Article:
Evaluation of an International Service-Learning/Clinical Education Experience Utilizing an Existing Conceptual Model

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Background and Purpose.

In order to foster the development of cultural competence in students, some physical therapist education programs include an international service-learning (ISL) or international clinical education (ICE) experience in the curriculum. The purpose of this paper is to describe the process of evaluation and planned enhancement of an ISL/ICE experience in rural Nicaragua using Pechak and Thompson's conceptual model of optimal ISL as a guide.

Case Description.

The physical therapist education program at our university includes a 3-week pediatric clinical education experience that is completed by a cohort of students in the United States and a cohort in Nicaragua with a faculty member. The process developed by Pechak and Thompson was used to evaluate the international experience, describing the development, design, implementation, evaluation, and planned enhancement of the experience.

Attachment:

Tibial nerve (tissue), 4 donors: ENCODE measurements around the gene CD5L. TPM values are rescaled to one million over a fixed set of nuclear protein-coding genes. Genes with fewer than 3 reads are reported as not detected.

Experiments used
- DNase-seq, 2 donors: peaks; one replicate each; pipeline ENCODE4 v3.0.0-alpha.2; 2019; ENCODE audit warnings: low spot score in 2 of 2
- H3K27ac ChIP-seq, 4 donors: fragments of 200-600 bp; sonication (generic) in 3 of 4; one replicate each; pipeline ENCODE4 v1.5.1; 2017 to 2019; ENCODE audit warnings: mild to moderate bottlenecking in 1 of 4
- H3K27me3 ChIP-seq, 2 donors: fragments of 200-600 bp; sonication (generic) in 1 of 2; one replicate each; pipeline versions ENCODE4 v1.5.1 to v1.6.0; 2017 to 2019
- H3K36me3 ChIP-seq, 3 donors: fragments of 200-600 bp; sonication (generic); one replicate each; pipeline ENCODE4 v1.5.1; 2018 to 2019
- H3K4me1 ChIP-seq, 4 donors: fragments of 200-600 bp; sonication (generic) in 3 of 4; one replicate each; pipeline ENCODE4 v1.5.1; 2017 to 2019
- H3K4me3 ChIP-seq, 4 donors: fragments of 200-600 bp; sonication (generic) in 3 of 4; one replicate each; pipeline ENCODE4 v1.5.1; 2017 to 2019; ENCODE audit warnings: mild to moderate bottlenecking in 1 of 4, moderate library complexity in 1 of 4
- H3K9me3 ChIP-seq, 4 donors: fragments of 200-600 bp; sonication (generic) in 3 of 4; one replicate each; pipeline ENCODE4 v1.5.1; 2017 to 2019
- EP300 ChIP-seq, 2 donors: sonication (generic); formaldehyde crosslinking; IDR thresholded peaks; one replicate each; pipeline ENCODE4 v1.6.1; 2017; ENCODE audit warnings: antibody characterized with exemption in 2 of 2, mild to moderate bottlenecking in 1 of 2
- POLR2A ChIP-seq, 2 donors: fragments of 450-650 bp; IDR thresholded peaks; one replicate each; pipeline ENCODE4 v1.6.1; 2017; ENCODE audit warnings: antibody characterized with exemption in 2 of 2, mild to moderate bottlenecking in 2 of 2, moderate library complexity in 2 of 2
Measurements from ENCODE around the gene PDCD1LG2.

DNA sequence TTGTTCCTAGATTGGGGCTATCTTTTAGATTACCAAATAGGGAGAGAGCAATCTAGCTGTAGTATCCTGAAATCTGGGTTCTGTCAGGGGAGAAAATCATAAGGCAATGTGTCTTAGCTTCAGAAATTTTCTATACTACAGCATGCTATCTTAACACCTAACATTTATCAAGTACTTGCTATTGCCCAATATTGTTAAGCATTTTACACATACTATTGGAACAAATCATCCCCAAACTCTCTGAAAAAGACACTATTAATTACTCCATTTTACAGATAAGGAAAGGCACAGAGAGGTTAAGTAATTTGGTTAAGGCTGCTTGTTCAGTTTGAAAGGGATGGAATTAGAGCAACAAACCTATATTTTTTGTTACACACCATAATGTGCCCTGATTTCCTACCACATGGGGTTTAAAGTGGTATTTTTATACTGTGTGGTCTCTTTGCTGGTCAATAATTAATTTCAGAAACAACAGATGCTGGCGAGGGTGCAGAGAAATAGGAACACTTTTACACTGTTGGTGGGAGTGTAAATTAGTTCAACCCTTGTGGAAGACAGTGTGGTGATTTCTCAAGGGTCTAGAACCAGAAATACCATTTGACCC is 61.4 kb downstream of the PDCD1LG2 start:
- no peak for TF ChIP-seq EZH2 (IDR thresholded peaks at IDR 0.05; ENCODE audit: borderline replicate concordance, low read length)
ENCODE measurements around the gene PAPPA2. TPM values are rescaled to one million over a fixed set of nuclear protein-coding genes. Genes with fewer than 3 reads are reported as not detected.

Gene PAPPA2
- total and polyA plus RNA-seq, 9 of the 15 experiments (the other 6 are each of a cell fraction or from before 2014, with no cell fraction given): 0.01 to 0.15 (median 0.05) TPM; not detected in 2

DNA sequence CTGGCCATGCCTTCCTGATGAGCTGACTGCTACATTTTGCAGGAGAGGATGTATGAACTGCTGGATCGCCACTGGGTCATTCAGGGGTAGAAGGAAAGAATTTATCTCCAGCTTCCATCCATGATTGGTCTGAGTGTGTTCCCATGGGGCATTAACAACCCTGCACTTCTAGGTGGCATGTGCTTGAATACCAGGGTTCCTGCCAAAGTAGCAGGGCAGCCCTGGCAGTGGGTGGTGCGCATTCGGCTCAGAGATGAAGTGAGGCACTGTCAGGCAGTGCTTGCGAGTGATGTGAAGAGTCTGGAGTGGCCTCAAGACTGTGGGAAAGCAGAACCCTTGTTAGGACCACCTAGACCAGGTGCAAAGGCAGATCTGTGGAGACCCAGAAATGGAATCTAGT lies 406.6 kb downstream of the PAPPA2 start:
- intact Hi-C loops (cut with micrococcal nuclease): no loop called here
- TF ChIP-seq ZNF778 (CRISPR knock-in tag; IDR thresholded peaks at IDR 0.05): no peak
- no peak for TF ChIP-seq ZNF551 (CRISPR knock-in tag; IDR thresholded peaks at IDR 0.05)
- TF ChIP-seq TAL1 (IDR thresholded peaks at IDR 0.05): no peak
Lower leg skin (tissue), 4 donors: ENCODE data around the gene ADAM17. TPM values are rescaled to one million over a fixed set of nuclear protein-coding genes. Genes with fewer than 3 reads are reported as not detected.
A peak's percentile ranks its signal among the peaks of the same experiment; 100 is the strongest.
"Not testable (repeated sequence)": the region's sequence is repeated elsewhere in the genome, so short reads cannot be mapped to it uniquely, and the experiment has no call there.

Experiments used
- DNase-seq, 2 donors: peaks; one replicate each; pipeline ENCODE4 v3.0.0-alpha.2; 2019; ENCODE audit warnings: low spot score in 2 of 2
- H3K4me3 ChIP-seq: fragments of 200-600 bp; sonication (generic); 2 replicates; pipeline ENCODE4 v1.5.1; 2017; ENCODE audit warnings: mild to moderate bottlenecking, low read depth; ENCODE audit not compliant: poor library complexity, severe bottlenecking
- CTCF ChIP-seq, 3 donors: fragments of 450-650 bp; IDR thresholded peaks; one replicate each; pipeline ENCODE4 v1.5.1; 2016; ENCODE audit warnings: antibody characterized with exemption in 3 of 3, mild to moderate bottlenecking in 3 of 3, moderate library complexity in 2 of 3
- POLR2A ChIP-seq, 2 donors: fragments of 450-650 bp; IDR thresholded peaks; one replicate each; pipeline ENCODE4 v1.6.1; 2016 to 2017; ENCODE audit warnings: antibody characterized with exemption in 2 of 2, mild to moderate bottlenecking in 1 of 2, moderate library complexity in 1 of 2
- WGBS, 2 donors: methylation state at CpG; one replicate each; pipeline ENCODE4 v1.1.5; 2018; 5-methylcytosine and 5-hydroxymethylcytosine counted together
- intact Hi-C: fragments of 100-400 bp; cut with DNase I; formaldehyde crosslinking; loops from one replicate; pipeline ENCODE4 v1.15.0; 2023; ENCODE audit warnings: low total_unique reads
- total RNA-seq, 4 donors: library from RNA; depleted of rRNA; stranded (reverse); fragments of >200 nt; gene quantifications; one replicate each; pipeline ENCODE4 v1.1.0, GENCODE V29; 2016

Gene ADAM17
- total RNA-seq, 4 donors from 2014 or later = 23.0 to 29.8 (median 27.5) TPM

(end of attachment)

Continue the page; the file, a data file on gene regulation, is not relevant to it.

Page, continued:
Analysis of student, community, and program outcomes revealed an acceptable structure for the student experience, the presence of reciprocal and strong relationships with the community, and evidence for sustainability of services. Areas for improvement for the ISL experience were also identified.

Discussion and Conclusion.

Evaluation of curricular content is an important aspect of educational assessment. We found that the conceptual model developed by Pechak and Thompson was a useful guide in the process of analyzing the strengths, areas for improvement, and planned enhancement of an ISL/ICE experience. Based on the evaluation, the decision was made to transition the experience from a clinical education course to a global education course. Areas of improvement for the ISL experience were also identified.

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